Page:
I do know that nanomaterials have not been around very long, so they have not been tested as thoroughly as one could wish. How could they be? When I was a kid hanging out at the pool at the local YMCA, nano-particles didn’t exist and some people proudly sported white, sun-screened noses. Some available data show the small size of nano-particles makes them more able to enter lungs, pass through cell membranes, and possibly penetrate damaged or sun-burned skin. Other studies have suggested there may be environmental impacts stemming from the release of nanomaterials into broader ecosystems, like the natural-springs pool where I swim each summer now, or like the creek that pool spills into. According to Friends of the Earth, a 2006 study “demonstrated that some forms of titanium dioxide nanoparticles (popular ingredients in nano-sunscreens) are toxic to algae and water fleas, especially after exposure to UV light. Algae and water fleas are a vital part of marine ecosystems.”

Jorge says don’t worry. He says the biggest risk from nano-particles is to workers who produce nano-containing products. In the U.S. and elsewhere, there are currently no established safe levels of exposure to nanomaterials and no reliable systems and equipment to protect workers from harmful levels of exposure. A recent report from China indicates a link between exposure to nanoparticles and severe illnesses suffered by seven factory workers. One of the workers died.

According to Friends of the Earth: “Consumers need to know that manufactured nanoscale zinc and titanium oxides are not necessarily the most effective or safest choice for effective sun protection. They are also not the only option. Besides several different carbon-based active ingredients, consumers can also look for larger-scale, more opaque metal-oxide based sunscreens (e.g. titanium dioxide or zinc oxide which are ‘inorganic’ and do not contain carbon atoms), although without mandatory labeling these may be very hard to find (at least in the U.S.).”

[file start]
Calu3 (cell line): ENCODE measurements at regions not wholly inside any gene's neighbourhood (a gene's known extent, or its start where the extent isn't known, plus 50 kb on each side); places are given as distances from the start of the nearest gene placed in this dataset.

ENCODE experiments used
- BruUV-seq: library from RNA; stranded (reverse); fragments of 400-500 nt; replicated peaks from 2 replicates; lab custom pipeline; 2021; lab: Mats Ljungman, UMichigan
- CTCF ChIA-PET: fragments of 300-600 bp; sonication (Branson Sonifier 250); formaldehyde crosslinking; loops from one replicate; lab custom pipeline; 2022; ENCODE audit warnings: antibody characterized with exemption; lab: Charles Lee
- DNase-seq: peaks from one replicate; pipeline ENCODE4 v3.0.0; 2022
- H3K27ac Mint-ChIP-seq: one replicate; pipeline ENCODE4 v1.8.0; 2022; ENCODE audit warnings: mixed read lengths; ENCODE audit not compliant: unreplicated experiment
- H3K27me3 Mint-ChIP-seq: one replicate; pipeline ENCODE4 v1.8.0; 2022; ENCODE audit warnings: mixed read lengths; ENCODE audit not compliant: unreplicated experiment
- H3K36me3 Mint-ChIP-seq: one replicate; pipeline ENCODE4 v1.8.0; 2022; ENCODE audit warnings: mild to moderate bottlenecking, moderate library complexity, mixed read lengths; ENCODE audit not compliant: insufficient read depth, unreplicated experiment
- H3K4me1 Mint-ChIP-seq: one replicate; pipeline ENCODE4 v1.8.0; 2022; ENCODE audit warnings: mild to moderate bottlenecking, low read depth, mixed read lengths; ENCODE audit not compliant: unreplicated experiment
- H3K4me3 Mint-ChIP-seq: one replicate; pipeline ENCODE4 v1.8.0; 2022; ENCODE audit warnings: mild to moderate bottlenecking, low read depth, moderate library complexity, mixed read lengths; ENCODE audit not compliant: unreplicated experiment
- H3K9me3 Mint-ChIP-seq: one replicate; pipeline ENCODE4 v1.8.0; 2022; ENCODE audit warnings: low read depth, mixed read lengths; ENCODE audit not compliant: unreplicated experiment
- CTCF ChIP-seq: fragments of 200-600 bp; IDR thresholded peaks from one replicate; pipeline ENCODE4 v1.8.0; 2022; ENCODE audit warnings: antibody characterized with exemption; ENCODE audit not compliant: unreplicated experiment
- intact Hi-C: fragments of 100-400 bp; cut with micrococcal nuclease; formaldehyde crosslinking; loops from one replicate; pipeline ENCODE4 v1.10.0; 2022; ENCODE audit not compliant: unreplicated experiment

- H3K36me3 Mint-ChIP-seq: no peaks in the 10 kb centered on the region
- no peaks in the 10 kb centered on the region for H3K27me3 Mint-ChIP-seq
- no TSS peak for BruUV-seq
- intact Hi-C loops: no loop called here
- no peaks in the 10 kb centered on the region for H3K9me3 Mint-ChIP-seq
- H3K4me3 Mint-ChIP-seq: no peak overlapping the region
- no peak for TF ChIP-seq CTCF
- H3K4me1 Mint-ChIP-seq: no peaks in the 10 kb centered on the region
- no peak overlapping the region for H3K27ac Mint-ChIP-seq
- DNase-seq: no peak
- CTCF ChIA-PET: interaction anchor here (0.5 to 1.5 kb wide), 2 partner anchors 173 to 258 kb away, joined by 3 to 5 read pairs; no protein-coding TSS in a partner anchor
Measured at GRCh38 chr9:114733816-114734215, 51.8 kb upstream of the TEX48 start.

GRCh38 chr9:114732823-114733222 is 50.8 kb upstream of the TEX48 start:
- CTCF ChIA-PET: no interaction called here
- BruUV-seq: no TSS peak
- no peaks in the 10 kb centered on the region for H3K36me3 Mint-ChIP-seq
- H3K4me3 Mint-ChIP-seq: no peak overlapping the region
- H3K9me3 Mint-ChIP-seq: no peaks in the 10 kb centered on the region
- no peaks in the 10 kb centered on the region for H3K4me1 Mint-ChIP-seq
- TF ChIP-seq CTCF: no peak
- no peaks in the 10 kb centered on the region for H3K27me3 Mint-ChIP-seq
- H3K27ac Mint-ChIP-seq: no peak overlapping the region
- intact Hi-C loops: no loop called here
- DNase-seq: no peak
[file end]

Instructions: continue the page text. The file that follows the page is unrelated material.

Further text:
As for me, a Texan born and raised … swimming pools are important to me. Typically, I go swimming early in the morning before the sun gets too high. So I don’t wear sunscreens, not even on my nose, and haven’t for years. If the sun gets too high, I put on a shirt and a broad-brimmed hat, or I rest in the shade of a tree. But sometimes – on weekend mornings, when I might stay later at the pool – I see many people spraying or lathering sunscreens on themselves and their children, then jumping straight into the pool. Often, late in the day, it seems as if a skin of sunscreen is floating on top of the pool. Personally, I wish all sunscreen wearers would know to put the screens on before they come to the pool. Let ’em soak in a little! Better protection for the skin and less sunscreen in the water.

Nano-particles in sunscreens are a whole different problem. They are, simply, an unknown. Can the introduction of a manufactured particle – a particle never known in nature – be good for the underwater ecosystem that my city has tried so hard to maintain in our beloved local spring-fed pool? As for your own city pool, filled with chlorinated water, that water has to go somewhere once it’s drained. For my city, I believe it goes back into the city’s water system, ultimately to a wastewater treatment plant, before being discharged back into a local river.

So I have to agree with Friends of the Earth and company. More testing is needed. Meanwhile, nano-particles in sunscreens – which don’t really keep you safer from the sun’s harmful rays – aren’t worth the risk.

Deborah Byrd

MORE ARTICLES

EarthSky Newsletter

Nearly half a million daily subscribers love our newsletter. What are you waiting for? Sign up today!

Join now to receive free daily science news delivered straight to your email.